• Strengthen Tasmanian laws against non-fatal strangulation
    CONTENT WARNING A woman surviving non-fatal strangulation is eight times more likely to be later murdered by her domestic violence perpetrator. Like Victorian woman, Joy Rowley who was choked unconscious eight months before her murder. Her assailant “wasn't charged for six months amid police concern there was insufficient evidence". https://goo.gl/xHSG8k Those risks include disability or later death, with no external signs of injury, incorrectly attributed to other causes. See: https://goo.gl/XEQFe9 It’s a weapon to instil fear and increase control over a victim. Professionals may miss subtle signs. Training can improve practice and policy. Victims' participation in life is affected, as are families and communities. Child witnesses suffer disrupted education and their physical and mental health may be affected. Laws which don't recognise the impact of non-fatal strangulation, or have limited applications, have been shown to let perpetrators get away with their crimes and leave victims living with violence under threat of death.
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    Created by Debra Smith Picture
  • Strengthen Northern Territory laws against non-fatal strangulation
    CONTENT WARNING A woman surviving non-fatal strangulation is eight times more likely to be later murdered by her domestic violence perpetrator. Like Victorian woman, Joy Rowley who was choked unconscious eight months before her murder. Her assailant “wasn't charged for six months amid police concern there was insufficient evidence". https://goo.gl/xHSG8k Survivors of strangulation are also at risk of disability or later death, with no external signs of injury, and which may be incorrectly attributed to other causes because of the delay between the assault and the appearance of symptoms. See: https://goo.gl/XEQFe9 It’s a weapon to instil fear and increase control over a victim. Professionals may miss subtle signs. Training can improve practice and policy. Victims' participation in life is affected, as are families' and communities. Child witnesses suffer disrupted education and their health may be affected. Laws which don't recognise the impact of non-fatal strangulation, or have limited applications, have been shown to let perpetrators get away with their crimes and leave victims living with violence under threat of death.
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    Created by Debra Smith Picture
  • Support laws against non-fatal strangulation in Western Australia
    CONTENT WARNING A woman surviving non-fatal strangulation is eight times more likely to be later murdered by her domestic violence perpetrator. Research by the Western Australian Council for Domestic and Family Violence Services "showed 230 new refuge clients between January and May, including six children, reported having their neck compressed. Of those, 117 said they had no visible injuries." https://goo.gl/rZxR6Y A survey in San Diego of 300 misdemeanor strangulation cases found that there were no visible injuries in 50% of cases. "Another 35% had visible injuries so minor, that they would not show up in photographs. That means that the victims in only 15% of all strangulation cases studied had [external] injuries significant enough to (1) be seen, and (2) be photographed." https://goo.gl/AL2i9B Strangulation can cause disability or later death, even with no external signs of injury. They may be incorrectly attributed to other causes. See: https://goo.gl/XEQFe9 It’s a weapon to instil fear and increase control over a victim. Professionals may miss subtle signs. Training can improve practice and policy. Victims' participation in life is affected, as are families' and communities. Child witnesses suffer disrupted education and their health may be affected. Laws not recognising the impact of non-fatal strangulation have been shown to let perpetrators get away with their crimes and leave victims living with violence under threat of death.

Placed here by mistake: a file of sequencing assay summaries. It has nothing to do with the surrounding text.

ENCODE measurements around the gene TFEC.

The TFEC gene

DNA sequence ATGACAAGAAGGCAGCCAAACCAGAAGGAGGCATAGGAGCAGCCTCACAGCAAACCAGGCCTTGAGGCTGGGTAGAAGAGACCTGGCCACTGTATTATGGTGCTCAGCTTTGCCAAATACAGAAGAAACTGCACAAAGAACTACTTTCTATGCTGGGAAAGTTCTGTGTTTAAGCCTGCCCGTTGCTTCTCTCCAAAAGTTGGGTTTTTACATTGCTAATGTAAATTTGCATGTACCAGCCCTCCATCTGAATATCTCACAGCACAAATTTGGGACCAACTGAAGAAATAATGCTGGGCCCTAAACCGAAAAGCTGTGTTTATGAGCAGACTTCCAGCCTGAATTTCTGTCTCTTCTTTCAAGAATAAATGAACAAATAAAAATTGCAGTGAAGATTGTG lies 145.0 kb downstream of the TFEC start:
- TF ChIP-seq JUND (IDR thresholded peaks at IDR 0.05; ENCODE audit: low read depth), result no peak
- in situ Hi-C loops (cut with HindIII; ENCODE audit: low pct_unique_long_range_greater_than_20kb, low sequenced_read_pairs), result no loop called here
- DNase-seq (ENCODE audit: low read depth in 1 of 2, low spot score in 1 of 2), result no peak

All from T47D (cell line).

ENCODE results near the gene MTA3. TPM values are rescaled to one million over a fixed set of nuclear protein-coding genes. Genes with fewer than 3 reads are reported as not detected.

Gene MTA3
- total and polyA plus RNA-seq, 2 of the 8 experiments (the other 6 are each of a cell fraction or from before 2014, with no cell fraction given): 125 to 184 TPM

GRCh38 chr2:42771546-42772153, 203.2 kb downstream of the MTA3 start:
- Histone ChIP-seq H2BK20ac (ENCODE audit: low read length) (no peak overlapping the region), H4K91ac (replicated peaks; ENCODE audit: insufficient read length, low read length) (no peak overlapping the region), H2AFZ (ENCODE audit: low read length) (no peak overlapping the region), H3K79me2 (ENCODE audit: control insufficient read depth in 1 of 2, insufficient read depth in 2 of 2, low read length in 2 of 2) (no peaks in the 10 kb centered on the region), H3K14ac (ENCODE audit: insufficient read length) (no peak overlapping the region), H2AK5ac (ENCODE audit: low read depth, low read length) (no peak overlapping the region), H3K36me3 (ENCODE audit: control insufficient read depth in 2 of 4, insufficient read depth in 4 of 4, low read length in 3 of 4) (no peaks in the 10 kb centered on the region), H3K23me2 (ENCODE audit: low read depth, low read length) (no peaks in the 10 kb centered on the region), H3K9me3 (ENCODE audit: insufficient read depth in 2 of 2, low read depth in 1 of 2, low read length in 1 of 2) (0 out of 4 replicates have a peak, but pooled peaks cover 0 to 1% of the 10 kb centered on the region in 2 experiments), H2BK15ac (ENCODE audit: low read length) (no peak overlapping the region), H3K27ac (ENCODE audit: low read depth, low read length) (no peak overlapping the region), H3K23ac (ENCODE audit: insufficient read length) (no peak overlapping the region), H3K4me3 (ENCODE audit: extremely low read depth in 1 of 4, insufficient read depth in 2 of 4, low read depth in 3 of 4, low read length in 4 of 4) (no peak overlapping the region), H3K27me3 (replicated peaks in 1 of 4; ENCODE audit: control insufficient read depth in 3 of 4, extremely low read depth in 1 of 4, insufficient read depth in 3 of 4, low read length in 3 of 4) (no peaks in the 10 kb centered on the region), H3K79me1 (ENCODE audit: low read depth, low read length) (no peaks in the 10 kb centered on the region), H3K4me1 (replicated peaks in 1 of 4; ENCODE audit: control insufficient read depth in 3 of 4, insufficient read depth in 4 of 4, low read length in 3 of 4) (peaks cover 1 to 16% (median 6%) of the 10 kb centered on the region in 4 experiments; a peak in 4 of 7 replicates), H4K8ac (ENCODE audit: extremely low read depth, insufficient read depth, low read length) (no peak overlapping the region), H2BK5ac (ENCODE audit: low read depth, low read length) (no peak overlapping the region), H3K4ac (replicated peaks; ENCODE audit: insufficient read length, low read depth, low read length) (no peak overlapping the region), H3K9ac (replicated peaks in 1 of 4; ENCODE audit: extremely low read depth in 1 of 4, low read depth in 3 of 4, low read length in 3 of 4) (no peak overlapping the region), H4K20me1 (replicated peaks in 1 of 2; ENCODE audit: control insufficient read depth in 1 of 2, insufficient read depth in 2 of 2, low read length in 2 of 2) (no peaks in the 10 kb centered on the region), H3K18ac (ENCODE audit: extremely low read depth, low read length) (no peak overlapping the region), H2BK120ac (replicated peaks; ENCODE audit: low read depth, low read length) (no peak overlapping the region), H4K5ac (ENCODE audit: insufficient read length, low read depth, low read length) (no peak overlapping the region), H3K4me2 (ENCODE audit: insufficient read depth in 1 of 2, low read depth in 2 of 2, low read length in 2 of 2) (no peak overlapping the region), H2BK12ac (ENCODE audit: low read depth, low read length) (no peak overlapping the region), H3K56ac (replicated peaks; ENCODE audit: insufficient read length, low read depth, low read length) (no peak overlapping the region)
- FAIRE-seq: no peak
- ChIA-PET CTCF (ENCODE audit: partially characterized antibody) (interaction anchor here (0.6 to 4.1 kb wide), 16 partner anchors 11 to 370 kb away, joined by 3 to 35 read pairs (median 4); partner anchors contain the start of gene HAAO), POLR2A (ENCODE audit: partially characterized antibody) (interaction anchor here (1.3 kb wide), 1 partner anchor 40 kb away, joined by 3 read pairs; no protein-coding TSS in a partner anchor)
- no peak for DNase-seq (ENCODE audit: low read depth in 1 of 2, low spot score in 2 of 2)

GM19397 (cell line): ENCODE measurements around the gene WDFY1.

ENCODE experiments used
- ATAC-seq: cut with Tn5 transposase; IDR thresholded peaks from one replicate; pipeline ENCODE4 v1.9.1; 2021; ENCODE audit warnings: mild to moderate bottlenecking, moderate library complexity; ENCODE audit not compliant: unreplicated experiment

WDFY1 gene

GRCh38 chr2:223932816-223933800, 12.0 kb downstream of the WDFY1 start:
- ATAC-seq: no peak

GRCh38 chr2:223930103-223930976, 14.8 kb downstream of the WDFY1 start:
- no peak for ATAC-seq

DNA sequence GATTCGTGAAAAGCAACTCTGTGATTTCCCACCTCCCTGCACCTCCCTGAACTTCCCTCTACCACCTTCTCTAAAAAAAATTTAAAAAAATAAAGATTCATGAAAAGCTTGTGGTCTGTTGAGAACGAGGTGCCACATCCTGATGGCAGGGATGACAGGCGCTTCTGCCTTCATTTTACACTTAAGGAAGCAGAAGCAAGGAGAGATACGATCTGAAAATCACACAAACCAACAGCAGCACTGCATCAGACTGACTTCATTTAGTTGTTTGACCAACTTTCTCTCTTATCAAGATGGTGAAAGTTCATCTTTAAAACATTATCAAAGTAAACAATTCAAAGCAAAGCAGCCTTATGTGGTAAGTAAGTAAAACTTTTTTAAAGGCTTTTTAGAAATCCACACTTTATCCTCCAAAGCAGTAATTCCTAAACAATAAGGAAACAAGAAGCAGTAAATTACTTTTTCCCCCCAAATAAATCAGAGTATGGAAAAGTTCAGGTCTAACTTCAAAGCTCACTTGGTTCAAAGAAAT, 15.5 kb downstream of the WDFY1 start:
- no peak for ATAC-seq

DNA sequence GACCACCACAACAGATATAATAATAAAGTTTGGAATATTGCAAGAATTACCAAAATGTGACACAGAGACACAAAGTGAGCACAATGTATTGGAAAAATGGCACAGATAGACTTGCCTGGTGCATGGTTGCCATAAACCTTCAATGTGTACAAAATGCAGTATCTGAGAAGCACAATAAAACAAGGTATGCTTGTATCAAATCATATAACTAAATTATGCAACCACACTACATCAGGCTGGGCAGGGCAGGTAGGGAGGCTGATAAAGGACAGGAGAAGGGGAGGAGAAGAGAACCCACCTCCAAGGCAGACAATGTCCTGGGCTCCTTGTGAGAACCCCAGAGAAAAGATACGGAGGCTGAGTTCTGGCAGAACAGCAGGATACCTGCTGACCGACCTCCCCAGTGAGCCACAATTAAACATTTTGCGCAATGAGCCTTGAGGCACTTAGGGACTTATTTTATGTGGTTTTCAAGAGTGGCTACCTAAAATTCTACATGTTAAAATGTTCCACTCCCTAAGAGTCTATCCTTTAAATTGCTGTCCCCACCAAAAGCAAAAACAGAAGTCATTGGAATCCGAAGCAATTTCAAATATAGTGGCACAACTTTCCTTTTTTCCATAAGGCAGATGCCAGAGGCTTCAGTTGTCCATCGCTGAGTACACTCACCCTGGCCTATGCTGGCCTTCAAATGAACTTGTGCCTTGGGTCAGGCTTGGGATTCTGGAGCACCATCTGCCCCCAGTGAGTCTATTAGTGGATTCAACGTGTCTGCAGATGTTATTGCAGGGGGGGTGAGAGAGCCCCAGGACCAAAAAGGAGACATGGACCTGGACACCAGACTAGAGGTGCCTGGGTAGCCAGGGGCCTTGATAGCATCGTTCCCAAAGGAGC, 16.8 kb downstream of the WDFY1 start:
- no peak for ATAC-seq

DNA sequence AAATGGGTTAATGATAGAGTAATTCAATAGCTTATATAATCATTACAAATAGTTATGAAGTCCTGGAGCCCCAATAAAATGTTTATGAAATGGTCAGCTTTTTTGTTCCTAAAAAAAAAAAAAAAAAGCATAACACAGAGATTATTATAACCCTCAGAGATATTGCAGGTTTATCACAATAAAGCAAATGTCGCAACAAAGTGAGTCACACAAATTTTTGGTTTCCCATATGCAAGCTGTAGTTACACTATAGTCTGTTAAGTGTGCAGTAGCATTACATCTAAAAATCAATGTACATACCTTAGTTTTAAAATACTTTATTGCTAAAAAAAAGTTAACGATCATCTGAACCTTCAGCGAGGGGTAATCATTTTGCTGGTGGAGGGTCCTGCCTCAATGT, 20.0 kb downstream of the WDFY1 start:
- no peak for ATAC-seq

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    Created by Debra Smith Picture
  • Respect AFLW
    In 2019, the AFL is proposing a reduction in the number of rounds of AFLW despite an increase in the number of women's teams playing. We're demanding better. Don't let AFLW become a "gimmicky tournament". It's time for the AFL to show it has a genuine commitment to women's footy.
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    Created by Wil, Danae & Amy
  • Support laws against non-fatal strangulation in Victoria
    CONTENT WARNING A woman surviving non-fatal strangulation is eight times more likely to be later murdered by her domestic violence perpetrator. Like Joy Rowley who was choked unconscious eight months before her murder. Her assailant “wasn't charged for six months amid police concern there was insufficient evidence". https://goo.gl/xHSG8k The State Coroner noted "the introduction of a stand-alone offence of strangulation, suffocation or choking in Victoria may significantly help to ensure strangulation is treated commensurate with the risk it poses to victims, and remove the need for police to prove particular bodily harm or intent to cause injury." https://goo.gl/CbDoHL Those risks include disability or later death, with no external signs of injury, incorrectly attributed to other causes. See: https://goo.gl/XEQFe9 It’s a weapon to instil fear and increase control over a victim. Professionals may miss subtle signs. Training can improve practice and policy. Victims' participation in life is affected, as are families and communities. Child witnesses suffer disrupted education and their physical and mental health may be affected. Laws not recognising the impact of non-fatal strangulation have been shown to let perpetrators get away with their crimes and leave victims living with violence under threat of death.